Apr 6, 2009

Indonesian Chicken Salad


I’m slightly addicted to the Indonesian kitchen but it’s pretty hard for me to actually post Indonesian recipes to my blog. Mainly because I want everyone—regardless of where on God’s green earth they reside—to be able to recreate my recipes without having to go on wild witch-hunts for special ingredients. When it comes to Indonesian cooking; that’s pretty darn hard to do.

Lots of dishes require special spices, spice blends or ingredients. We (and I use the term loosely:) also make use of a sweet and thick soy sauce named Ketjap (Kecap). Things like that are kinda hard to substitute and simply can’t be bought everywhere.

So here’s what I’ve done; I’ve tweaked my original Indonesian Chicken Salad and turned it into a salad using ingredients more widely available. I was not disappointed with the result. Not at all! In fact; I think I even like this version slightly better!




2 chicken fillets (about 12oz)
1/3 cup unsalted peanuts
14 oz potatoes
1 large carrot
3 spring onions
1/2 cucumber


5 tbsp peanut butter
2 tbsp soy sauce
1/2 to 1 tsp sesame oil
1/3 chili pepper
1 tsp ginger
4 tbsp oil
1 lime



Earlier this morning I’ve flattened two chicken fillets with my meat hammer. Seasoned them with salt and pepper and grilled them, over really low heat, to prevent them from browning and crisping up too much. You could also used cooked and shredded (leftover) chicken for this recipe. I’ve covered them with aluminum foil and let them cool off on the kitchen counter.


I’m cheating. Going for parboiled and pretty round potatoes called “krieltjes” in my country. I’ve put them in some salted water and boiled them for a few minutes until they were properly cooked. You can chop up and cook some regular potatoes as well, just make sure to use potatoes that hold their shape!


Wash and finely slice 2 or 3 large spring onions.


Peel and grate a large carrot. Yes, there’s that cheese grater planer (or something) I’ve used in my potato salad as well! I have a give-away planned for that one pretty soon!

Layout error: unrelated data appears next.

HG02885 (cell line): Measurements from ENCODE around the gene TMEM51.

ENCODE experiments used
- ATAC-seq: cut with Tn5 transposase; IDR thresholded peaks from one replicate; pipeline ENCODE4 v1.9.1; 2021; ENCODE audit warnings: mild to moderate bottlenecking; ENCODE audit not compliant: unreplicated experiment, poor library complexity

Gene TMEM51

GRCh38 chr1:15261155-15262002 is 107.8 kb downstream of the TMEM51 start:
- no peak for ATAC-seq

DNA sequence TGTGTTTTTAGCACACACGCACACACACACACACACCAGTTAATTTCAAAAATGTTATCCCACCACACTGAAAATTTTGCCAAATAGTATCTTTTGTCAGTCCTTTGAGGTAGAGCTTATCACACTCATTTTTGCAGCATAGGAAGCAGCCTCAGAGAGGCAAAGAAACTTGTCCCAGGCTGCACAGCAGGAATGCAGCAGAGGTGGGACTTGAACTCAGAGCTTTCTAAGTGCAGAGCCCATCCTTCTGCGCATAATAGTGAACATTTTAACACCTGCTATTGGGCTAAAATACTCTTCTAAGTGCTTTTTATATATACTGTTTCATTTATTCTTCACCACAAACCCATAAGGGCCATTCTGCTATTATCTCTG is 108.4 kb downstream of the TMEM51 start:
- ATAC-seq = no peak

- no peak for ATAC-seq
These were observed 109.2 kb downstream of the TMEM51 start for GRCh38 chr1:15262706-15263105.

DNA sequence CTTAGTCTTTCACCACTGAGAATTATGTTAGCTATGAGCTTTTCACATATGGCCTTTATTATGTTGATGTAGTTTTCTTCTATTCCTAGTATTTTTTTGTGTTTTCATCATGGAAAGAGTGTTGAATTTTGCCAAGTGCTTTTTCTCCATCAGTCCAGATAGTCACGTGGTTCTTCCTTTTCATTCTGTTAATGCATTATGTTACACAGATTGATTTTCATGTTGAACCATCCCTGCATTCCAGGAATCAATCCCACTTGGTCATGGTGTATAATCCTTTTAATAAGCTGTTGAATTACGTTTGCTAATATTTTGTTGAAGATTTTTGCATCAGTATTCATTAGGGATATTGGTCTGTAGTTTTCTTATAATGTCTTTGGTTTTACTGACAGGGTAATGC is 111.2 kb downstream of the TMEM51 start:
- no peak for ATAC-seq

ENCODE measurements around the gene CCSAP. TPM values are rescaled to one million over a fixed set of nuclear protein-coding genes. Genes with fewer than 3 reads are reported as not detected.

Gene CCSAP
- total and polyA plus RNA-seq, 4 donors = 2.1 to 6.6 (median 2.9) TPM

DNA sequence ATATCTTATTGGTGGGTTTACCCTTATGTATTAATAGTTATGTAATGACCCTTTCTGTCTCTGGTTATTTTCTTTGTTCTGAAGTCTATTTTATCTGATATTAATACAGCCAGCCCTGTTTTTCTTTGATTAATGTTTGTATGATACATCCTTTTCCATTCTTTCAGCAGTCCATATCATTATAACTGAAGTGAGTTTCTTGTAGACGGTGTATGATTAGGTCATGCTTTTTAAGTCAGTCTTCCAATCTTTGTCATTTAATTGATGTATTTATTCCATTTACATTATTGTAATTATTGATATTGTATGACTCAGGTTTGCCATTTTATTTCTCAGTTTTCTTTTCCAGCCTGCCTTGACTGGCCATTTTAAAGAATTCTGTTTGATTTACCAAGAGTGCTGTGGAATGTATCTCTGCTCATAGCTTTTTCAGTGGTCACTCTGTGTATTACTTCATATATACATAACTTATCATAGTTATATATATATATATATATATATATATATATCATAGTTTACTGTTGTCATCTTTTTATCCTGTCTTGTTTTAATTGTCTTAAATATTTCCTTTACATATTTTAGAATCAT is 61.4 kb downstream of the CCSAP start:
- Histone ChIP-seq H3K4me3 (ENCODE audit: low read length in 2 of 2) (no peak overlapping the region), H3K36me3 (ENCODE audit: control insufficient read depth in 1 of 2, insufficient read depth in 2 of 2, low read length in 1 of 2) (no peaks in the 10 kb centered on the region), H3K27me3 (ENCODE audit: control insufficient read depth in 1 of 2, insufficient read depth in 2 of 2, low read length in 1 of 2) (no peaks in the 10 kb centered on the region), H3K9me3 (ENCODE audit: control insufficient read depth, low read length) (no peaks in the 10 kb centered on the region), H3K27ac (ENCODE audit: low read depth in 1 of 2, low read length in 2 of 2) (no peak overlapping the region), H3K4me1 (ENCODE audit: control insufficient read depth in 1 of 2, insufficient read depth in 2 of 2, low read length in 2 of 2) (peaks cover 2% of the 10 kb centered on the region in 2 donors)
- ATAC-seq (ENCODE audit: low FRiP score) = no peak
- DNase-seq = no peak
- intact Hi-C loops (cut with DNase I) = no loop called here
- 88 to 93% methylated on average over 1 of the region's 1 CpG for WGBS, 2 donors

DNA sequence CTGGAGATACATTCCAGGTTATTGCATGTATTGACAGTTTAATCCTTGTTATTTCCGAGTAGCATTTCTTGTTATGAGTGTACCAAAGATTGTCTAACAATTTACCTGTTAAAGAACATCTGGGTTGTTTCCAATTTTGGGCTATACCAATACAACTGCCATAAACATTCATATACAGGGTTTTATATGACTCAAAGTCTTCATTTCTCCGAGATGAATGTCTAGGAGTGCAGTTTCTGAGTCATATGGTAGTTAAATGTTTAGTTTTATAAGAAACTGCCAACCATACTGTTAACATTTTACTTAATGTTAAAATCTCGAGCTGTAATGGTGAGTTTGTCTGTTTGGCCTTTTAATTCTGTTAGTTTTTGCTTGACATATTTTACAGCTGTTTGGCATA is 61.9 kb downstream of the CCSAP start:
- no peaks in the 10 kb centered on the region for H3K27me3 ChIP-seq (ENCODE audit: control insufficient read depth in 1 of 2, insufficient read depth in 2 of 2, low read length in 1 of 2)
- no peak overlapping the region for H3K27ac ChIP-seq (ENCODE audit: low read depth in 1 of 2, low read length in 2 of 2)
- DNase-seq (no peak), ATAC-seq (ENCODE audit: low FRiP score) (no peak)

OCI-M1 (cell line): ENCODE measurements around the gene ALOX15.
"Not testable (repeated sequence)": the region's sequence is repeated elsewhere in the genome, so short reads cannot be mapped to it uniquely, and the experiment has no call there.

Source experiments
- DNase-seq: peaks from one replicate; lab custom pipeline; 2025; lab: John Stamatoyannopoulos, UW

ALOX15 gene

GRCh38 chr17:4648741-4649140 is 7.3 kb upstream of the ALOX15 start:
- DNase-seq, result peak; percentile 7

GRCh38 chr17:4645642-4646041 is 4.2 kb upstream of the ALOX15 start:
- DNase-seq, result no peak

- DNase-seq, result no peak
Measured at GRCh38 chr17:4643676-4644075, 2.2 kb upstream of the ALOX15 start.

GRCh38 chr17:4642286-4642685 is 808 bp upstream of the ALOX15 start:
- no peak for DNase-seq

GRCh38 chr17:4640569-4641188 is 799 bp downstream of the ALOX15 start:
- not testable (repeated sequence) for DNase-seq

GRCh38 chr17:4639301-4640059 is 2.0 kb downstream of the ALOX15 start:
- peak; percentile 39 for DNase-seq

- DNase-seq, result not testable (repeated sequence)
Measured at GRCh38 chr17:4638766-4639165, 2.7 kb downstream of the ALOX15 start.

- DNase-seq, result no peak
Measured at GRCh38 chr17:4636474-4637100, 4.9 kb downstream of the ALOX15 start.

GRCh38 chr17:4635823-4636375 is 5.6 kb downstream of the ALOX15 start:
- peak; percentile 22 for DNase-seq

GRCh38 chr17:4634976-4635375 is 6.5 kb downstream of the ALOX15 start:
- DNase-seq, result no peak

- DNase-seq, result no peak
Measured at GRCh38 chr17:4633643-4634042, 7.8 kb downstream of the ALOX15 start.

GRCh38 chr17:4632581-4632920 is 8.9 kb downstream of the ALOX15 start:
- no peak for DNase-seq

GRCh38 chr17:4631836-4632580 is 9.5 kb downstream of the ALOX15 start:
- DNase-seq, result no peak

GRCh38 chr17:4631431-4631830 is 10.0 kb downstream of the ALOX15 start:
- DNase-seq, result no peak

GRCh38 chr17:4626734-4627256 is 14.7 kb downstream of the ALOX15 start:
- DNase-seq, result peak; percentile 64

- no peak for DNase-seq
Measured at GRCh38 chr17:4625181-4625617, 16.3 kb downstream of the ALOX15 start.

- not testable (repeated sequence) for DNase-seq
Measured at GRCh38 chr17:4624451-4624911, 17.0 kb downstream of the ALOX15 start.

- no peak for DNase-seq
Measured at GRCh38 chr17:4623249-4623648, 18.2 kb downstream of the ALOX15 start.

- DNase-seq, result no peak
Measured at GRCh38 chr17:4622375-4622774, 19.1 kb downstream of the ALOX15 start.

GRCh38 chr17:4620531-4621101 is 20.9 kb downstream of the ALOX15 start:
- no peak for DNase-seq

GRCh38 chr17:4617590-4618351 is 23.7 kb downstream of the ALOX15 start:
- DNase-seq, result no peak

Wash and make match sticks out of 1/3 to 1/2 a cucumber. Play with the ingredients; if you like more or less cucumber, just adjust the quantities to your liking. You can do that with any ingredient you like or don’t like.


Get 1 or 2 thick slices fresh pine apple. Cut the skin off, cut the core out and coarsely chop them. Nothing is tastier and more fragrant than fresh pineapple. Yum!


In the mean time my potatoes were done. I’ve drained them, let them cool off a bit and transferred them to a large (salad) bowl. Cut them in bit-sized pieces. Or leave them whole. Whatever you like! I’m so easy-going!


You’ll also want to cut the chicken in small pieces. I wouldn’t recommend leaving them whole. It looks pretty stupid in a salad! :)


Add the chicken and all your other chopped ingredients to the potatoes. Put a large handful of bean sprouts in there as well, but only when you’ll be serving the salad immediately. Otherwise you’ll want to stir them in right before serving the salad. That way they’ll stay crispy.


Add 1/3 (slightly heaping) cup of a unsalted peanuts. You could also give them a few smacks first to coarsely pulverize them.


Now dig your hands in there and mix everything up.


You could serve it like this, and people would love it! But we’re gonna up the flavors even more.


I’ve finely minced about 1/3 of a medium-sized chili pepper. Not nearly enough to get everything flaming hot, but more than enough to add a bit of zing.